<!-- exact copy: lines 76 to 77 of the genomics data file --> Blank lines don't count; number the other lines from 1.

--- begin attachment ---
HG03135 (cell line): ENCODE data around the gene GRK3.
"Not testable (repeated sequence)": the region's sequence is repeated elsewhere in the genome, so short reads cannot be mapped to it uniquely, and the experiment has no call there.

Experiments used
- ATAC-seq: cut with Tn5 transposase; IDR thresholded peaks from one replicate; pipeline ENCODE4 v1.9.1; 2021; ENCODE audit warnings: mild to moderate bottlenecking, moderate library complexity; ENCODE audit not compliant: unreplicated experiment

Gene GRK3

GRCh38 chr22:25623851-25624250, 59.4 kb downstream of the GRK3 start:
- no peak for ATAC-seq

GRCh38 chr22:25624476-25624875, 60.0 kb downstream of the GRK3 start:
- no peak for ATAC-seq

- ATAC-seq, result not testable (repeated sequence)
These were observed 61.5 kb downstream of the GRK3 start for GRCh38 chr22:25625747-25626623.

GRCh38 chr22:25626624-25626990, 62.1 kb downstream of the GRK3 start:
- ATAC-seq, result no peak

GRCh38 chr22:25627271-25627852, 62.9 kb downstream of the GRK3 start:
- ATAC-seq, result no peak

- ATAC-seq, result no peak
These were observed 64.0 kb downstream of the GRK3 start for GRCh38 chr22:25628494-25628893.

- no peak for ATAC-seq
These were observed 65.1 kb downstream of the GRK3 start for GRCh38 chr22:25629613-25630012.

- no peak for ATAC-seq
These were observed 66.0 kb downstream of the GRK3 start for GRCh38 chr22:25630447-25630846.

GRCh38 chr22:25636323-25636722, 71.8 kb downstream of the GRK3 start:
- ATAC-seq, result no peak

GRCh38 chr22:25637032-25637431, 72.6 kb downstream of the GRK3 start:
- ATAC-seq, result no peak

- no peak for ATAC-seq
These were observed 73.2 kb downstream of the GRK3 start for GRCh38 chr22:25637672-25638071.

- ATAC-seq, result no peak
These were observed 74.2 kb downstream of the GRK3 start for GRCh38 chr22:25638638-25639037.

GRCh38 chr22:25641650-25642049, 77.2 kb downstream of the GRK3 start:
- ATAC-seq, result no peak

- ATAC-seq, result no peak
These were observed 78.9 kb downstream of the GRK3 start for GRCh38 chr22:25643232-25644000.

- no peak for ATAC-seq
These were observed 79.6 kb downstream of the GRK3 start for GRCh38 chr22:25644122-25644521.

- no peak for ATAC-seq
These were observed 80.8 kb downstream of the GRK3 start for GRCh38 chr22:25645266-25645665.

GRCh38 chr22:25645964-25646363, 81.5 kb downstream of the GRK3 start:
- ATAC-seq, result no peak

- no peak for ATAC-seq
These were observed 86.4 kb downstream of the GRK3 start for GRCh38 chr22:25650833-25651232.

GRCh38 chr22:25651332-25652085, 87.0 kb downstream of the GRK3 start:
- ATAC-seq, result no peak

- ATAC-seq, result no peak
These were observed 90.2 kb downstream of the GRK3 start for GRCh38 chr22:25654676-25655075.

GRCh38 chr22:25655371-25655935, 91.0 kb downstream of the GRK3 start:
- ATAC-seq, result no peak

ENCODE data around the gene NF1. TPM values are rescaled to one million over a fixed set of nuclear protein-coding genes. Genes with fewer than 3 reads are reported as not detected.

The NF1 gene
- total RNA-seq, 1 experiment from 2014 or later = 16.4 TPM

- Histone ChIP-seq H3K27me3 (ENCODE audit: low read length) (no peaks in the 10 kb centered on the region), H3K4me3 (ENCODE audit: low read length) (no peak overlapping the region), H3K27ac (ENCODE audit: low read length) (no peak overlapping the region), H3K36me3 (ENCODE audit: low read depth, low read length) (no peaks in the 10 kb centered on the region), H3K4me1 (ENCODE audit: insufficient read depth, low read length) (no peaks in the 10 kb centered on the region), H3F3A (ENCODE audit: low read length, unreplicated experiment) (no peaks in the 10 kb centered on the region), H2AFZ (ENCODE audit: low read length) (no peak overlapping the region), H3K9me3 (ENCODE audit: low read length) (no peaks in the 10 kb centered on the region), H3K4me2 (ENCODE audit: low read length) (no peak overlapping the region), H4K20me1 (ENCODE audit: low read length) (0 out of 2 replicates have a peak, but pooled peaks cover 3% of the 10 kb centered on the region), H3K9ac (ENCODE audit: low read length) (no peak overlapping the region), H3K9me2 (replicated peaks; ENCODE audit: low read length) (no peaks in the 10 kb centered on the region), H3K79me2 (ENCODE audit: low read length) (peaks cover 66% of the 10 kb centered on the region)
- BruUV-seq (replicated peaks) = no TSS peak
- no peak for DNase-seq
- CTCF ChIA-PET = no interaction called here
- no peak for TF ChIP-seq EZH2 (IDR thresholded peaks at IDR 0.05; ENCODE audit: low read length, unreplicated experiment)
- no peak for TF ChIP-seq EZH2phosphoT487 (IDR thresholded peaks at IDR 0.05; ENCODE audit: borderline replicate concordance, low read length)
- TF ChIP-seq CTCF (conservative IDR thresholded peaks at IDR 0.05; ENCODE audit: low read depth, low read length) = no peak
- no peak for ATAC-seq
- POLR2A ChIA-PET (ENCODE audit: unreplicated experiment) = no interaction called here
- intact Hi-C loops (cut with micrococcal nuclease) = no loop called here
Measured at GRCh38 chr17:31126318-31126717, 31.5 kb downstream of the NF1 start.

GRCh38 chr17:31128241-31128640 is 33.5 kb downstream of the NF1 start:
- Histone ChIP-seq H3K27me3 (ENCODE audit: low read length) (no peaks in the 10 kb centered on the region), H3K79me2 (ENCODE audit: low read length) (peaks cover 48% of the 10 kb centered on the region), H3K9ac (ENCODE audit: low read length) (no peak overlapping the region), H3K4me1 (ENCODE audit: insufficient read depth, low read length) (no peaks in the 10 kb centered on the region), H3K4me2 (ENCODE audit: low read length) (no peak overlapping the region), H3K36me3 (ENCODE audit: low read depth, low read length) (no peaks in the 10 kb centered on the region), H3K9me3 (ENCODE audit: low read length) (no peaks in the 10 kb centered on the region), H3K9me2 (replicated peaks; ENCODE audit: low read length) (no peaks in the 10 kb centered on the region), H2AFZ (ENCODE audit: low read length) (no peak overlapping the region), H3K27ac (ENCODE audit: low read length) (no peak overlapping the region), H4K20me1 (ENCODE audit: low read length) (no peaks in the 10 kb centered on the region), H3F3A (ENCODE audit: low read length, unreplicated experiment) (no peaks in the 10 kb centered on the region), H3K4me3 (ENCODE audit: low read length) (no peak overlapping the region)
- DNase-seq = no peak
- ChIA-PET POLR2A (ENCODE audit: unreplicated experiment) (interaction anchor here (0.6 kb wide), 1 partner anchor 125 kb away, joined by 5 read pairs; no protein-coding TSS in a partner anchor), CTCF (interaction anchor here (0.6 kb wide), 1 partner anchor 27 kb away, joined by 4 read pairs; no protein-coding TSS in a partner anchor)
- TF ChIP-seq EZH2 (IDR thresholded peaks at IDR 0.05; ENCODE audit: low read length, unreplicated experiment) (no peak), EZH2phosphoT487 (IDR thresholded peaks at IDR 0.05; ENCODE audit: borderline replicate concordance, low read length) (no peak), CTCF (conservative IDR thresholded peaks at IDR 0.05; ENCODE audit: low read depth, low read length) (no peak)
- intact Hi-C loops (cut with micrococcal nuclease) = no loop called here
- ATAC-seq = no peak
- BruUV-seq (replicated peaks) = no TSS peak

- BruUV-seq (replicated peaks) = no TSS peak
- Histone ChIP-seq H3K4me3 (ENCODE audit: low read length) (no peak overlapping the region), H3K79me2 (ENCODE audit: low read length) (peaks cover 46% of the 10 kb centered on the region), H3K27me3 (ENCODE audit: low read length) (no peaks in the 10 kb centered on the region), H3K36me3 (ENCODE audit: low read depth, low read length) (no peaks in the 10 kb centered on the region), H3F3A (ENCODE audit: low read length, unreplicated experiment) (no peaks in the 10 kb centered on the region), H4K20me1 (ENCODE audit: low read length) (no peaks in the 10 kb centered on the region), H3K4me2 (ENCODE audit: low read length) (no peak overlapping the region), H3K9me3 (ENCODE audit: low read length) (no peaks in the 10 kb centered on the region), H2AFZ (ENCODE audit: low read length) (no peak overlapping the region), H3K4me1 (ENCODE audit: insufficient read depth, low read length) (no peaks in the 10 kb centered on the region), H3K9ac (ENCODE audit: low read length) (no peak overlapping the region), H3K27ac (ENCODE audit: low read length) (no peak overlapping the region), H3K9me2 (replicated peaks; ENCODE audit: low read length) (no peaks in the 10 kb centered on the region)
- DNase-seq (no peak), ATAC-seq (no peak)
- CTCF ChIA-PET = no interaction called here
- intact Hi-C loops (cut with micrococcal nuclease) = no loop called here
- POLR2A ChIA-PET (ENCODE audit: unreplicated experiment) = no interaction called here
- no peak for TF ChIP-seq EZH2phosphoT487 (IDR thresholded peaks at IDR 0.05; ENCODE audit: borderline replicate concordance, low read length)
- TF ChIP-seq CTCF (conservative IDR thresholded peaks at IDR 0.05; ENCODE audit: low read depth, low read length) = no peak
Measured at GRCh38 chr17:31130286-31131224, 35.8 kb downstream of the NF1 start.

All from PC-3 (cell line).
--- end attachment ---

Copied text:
- no peak for TF ChIP-seq EZH2phosphoT487 (IDR thresholded peaks at IDR 0.05; ENCODE audit: borderline replicate concordance, low read length)
- TF ChIP-seq CTCF (conservative IDR thresholded peaks at IDR 0.05; ENCODE audit: low read depth, low read length) = no peak